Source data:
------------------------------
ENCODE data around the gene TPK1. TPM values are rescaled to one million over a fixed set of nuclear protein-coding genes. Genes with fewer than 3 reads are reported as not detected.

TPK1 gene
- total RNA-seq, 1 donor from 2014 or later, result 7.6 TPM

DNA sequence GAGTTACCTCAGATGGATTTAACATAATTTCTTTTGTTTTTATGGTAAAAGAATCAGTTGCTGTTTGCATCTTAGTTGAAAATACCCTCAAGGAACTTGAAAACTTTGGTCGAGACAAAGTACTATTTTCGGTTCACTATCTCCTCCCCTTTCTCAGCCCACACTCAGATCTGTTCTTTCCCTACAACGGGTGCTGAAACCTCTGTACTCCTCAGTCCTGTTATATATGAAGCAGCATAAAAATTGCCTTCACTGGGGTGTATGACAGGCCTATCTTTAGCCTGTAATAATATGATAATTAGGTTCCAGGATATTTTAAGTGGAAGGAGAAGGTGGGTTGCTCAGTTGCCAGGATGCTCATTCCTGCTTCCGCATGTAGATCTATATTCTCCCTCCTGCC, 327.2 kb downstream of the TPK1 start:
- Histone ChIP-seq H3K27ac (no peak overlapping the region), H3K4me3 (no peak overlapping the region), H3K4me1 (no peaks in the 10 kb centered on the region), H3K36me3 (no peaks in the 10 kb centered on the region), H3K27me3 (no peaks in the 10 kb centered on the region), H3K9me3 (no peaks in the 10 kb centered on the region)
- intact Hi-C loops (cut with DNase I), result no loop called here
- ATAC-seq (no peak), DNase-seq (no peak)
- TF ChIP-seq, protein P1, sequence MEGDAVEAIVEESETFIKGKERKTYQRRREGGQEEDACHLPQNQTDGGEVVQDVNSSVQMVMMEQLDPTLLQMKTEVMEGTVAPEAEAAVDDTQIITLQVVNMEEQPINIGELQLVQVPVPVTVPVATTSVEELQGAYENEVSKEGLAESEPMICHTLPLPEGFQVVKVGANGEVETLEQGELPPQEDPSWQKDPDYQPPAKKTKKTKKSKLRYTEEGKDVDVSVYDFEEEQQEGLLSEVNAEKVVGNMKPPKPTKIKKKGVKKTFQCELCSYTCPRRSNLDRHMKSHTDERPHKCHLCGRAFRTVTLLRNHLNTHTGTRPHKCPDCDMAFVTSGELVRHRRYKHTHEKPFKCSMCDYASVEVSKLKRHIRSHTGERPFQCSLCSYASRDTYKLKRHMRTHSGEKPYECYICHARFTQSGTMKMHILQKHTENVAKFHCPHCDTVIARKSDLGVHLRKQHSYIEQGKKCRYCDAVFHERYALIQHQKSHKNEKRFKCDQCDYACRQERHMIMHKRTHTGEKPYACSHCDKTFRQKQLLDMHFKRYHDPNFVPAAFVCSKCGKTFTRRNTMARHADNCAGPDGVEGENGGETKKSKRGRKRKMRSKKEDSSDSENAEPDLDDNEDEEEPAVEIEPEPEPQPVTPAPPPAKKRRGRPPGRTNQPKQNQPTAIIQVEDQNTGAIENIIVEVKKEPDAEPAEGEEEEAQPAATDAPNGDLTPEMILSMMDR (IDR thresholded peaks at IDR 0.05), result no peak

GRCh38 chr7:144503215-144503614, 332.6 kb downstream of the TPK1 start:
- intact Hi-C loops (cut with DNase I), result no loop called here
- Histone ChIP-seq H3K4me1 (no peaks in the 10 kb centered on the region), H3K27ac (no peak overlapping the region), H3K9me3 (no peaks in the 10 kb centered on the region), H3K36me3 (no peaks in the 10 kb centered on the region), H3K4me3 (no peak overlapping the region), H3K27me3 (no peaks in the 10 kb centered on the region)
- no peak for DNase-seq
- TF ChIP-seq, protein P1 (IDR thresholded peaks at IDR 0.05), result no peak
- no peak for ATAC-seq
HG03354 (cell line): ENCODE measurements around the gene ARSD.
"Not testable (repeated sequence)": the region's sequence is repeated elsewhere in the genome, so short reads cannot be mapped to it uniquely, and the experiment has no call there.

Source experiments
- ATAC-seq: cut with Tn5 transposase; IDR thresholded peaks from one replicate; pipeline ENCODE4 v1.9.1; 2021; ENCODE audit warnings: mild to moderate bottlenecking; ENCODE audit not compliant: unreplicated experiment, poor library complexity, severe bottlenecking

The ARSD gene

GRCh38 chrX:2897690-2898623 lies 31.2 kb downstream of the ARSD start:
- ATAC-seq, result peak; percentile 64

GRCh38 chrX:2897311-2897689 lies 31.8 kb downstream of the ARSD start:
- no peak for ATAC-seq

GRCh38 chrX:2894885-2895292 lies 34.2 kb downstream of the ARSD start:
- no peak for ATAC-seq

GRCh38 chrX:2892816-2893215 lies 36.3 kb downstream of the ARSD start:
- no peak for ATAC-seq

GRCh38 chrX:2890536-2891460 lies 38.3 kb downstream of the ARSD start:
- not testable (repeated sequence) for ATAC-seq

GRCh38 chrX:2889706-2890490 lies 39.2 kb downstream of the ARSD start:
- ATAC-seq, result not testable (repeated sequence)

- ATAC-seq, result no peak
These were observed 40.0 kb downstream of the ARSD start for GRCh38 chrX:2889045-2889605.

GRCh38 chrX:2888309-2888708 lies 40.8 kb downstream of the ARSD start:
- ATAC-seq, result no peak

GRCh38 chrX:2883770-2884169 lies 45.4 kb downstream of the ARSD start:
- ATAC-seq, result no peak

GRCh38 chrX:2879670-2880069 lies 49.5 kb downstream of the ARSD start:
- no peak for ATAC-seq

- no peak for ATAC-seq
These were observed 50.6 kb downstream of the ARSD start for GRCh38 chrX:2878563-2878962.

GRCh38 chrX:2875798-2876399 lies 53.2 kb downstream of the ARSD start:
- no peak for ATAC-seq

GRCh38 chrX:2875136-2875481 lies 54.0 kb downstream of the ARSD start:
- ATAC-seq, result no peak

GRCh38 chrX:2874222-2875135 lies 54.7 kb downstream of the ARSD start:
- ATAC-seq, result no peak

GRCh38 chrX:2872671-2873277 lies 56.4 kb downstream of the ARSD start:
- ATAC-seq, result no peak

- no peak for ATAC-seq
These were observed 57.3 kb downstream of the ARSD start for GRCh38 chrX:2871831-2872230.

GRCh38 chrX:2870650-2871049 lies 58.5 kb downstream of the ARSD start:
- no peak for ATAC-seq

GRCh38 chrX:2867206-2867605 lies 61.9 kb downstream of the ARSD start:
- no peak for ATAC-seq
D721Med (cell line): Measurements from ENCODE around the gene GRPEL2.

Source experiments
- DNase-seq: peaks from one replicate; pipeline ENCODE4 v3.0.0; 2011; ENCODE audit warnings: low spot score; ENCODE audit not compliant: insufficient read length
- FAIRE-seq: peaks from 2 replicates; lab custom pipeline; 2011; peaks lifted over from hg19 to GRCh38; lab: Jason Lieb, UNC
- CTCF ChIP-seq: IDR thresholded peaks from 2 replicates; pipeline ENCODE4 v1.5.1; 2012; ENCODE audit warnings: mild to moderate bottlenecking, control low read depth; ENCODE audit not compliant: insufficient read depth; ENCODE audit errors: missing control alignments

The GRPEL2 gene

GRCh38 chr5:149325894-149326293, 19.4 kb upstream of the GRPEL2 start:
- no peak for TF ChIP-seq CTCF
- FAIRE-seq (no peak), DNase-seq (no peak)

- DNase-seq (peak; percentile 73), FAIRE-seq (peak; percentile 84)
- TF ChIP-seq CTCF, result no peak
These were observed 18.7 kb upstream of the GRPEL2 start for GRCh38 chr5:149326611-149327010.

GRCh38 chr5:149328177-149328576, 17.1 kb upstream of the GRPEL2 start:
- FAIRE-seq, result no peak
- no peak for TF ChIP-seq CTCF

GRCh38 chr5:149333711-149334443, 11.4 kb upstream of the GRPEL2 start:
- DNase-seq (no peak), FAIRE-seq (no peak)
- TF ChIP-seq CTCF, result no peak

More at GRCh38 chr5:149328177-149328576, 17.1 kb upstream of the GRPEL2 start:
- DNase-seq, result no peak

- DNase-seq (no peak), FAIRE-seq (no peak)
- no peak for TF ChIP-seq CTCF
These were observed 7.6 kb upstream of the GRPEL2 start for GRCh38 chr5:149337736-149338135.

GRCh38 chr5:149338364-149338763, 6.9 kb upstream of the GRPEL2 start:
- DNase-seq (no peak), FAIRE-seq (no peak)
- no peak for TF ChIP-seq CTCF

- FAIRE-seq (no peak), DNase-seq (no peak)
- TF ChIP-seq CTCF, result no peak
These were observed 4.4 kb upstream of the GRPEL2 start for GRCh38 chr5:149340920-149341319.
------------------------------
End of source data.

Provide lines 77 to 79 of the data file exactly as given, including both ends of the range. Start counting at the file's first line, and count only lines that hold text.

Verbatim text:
- no peak for TF ChIP-seq CTCF
These were observed 7.6 kb upstream of the GRPEL2 start for GRCh38 chr5:149337736-149338135.

GRCh38 chr5:149338364-149338763, 6.9 kb upstream of the GRPEL2 start: